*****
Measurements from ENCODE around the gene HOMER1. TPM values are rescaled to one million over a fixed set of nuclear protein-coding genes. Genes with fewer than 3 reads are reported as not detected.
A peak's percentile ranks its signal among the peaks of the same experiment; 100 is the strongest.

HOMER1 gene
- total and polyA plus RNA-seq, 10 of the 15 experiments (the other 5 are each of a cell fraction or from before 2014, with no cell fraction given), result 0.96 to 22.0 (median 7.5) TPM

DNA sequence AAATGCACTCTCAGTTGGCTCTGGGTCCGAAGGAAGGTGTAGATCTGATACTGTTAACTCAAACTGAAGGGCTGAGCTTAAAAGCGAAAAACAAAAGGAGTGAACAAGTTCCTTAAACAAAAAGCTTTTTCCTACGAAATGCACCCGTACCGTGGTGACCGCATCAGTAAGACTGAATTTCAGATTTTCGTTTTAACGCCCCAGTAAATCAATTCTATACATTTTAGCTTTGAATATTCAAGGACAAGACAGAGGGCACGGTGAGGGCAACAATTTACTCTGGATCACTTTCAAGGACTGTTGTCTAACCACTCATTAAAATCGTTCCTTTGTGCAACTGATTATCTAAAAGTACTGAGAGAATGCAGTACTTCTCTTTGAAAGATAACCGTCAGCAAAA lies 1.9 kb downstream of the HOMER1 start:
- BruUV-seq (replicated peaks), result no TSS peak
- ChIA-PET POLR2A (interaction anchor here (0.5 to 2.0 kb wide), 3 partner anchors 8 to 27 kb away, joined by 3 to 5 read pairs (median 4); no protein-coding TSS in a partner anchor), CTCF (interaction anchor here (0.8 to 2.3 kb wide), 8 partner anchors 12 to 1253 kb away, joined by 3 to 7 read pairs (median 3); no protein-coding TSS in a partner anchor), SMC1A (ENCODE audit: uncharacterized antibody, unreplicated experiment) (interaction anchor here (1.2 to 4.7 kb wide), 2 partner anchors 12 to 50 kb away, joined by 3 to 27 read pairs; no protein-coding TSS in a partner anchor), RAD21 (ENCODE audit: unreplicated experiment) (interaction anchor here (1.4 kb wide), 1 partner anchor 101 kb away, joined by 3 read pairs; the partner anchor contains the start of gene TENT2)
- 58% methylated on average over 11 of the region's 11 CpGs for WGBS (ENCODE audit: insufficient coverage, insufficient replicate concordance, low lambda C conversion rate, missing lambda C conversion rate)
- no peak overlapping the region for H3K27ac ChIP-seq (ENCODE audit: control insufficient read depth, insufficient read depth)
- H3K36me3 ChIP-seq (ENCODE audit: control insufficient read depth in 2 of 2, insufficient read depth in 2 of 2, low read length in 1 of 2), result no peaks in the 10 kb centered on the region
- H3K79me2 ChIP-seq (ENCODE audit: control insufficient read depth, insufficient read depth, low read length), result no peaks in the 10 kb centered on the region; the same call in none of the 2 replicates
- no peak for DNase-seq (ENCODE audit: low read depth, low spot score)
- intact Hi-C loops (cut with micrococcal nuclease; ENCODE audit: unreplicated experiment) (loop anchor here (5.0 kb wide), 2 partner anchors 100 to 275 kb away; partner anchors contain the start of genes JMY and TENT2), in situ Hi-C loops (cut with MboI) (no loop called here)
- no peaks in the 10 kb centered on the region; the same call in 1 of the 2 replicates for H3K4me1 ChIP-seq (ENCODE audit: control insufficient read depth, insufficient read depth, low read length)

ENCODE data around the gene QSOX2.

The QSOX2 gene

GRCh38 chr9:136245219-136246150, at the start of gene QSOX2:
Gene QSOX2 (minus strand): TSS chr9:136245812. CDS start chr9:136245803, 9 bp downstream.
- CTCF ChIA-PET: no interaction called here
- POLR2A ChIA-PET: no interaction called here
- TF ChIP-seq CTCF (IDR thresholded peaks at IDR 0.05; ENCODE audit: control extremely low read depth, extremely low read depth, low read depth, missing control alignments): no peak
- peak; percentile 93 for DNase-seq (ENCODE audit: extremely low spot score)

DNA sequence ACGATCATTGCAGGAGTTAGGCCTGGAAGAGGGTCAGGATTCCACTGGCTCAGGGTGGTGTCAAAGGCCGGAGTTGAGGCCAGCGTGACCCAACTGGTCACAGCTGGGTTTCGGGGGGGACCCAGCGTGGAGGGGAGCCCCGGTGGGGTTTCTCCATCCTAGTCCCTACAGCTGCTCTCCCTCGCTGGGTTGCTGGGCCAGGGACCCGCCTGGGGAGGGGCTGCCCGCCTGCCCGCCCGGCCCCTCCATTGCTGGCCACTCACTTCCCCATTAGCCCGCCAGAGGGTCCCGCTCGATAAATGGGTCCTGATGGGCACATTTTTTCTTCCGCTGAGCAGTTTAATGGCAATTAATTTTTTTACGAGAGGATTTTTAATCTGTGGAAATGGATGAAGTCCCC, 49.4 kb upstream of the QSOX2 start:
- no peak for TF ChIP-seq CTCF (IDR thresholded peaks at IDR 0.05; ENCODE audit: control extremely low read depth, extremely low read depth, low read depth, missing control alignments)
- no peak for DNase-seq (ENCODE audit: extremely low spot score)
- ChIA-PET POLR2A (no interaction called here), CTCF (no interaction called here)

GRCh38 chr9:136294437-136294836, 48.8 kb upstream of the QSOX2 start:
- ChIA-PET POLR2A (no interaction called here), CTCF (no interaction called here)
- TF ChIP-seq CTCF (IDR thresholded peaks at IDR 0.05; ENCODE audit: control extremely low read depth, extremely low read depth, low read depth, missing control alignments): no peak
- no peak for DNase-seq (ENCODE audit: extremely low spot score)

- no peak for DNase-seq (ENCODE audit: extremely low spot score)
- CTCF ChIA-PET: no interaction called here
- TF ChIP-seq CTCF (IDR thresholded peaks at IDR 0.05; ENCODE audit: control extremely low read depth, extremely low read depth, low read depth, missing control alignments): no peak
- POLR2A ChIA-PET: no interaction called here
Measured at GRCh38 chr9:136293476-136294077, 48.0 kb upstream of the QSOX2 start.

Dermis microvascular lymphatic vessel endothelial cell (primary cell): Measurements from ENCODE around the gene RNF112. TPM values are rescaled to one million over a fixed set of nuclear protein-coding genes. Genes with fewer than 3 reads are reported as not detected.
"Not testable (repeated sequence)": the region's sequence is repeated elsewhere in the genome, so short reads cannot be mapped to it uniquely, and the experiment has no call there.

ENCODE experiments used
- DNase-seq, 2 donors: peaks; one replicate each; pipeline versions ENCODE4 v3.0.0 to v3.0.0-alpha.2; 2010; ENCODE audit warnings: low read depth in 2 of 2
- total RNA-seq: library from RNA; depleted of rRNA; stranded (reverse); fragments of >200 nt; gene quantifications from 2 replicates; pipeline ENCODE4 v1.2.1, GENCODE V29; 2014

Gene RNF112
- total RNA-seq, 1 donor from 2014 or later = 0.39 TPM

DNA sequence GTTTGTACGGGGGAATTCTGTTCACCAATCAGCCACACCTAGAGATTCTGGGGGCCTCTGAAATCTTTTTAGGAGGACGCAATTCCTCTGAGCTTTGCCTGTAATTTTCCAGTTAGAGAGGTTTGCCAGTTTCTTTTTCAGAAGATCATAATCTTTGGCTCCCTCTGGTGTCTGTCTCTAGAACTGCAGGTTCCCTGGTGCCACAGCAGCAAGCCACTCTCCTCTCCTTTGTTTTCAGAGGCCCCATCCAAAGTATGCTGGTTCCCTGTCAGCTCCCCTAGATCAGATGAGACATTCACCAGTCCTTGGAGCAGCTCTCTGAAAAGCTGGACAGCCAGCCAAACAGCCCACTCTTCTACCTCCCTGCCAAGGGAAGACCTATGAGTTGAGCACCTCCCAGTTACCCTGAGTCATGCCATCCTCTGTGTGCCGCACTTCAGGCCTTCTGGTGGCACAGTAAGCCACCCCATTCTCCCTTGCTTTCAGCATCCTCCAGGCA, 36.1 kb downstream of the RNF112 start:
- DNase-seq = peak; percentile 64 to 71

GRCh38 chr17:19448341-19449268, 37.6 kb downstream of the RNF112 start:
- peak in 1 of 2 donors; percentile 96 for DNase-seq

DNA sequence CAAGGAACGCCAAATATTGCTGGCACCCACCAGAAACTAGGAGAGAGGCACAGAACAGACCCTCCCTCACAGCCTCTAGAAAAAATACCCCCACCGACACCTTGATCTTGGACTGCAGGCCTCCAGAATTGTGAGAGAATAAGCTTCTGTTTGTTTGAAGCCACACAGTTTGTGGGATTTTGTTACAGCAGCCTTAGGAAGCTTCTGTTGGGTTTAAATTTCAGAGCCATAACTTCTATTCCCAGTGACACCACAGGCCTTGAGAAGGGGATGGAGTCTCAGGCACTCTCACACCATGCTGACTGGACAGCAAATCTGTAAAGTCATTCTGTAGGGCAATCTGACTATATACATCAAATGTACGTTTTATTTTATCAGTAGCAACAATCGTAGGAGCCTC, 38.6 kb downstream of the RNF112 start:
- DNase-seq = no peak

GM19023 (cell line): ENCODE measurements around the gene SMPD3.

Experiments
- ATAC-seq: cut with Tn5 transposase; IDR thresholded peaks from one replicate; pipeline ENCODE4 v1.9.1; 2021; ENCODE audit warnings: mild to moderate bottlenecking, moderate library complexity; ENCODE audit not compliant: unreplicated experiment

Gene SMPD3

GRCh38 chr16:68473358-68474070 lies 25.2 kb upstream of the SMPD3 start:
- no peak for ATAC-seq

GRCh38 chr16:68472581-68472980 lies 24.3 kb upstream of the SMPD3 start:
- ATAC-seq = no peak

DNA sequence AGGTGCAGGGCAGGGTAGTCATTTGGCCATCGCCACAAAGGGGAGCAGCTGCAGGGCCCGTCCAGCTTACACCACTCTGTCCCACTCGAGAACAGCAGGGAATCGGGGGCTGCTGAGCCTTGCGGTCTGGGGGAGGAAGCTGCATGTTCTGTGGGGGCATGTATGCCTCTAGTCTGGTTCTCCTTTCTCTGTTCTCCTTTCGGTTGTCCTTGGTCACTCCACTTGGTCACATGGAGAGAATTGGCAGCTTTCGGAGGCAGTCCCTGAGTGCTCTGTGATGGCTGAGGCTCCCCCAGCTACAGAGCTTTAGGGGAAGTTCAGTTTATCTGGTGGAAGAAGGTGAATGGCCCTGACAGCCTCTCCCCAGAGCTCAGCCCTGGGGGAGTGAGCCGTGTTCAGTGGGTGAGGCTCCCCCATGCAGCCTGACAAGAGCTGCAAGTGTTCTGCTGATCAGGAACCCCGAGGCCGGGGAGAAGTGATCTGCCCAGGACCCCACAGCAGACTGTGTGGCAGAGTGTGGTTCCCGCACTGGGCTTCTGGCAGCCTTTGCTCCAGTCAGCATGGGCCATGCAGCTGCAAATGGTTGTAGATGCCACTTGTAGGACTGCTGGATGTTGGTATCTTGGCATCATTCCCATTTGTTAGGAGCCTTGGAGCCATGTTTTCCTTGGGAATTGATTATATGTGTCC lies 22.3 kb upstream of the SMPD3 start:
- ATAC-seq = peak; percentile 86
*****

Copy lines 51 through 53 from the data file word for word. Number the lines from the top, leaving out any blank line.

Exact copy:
- ATAC-seq: cut with Tn5 transposase; IDR thresholded peaks from one replicate; pipeline ENCODE4 v1.9.1; 2021; ENCODE audit warnings: mild to moderate bottlenecking, moderate library complexity; ENCODE audit not compliant: unreplicated experiment

Gene SMPD3

GRCh38 chr16:68473358-68474070 lies 25.2 kb upstream of the SMPD3 start: